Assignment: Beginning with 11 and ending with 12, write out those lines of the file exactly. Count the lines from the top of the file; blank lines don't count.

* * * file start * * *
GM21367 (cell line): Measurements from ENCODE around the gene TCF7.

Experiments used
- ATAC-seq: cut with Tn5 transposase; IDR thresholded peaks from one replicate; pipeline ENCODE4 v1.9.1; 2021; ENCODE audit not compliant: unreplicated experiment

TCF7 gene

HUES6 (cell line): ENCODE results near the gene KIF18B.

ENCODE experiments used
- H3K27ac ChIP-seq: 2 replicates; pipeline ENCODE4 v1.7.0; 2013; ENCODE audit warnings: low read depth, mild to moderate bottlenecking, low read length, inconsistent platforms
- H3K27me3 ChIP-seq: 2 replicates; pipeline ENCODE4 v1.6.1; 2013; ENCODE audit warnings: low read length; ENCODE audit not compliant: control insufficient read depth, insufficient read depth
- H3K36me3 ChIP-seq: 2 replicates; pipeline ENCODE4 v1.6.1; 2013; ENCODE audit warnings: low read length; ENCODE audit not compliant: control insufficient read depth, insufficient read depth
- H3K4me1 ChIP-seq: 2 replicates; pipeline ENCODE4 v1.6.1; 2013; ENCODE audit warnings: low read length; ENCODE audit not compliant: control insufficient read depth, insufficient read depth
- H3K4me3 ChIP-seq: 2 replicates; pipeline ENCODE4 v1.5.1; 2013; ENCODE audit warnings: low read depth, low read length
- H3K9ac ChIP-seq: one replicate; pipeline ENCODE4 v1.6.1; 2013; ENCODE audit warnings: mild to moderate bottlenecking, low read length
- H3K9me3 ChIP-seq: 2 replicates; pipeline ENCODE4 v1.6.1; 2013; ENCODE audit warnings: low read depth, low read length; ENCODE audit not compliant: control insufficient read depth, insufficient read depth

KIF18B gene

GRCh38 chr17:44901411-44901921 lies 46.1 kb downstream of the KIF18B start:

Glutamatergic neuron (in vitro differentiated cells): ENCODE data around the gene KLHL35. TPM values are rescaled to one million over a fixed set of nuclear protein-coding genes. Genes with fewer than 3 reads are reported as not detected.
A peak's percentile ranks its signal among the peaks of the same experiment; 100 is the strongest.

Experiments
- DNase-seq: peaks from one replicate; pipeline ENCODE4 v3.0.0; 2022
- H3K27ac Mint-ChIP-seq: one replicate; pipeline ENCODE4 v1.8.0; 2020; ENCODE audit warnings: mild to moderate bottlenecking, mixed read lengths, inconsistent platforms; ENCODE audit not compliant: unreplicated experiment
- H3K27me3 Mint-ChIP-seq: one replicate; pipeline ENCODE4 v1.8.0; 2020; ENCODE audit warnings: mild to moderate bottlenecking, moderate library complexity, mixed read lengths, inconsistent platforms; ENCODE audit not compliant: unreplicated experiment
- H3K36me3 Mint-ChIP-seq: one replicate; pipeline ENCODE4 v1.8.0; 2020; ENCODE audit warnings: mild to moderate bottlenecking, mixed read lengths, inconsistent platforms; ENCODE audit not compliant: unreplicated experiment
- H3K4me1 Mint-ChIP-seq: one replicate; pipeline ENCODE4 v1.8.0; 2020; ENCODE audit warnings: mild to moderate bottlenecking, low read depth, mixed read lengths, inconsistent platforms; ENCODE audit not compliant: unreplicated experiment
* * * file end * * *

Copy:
- H3K4me3 ChIP-seq: 2 replicates; pipeline ENCODE4 v1.5.1; 2013; ENCODE audit warnings: low read depth, low read length
- H3K9ac ChIP-seq: one replicate; pipeline ENCODE4 v1.6.1; 2013; ENCODE audit warnings: mild to moderate bottlenecking, low read length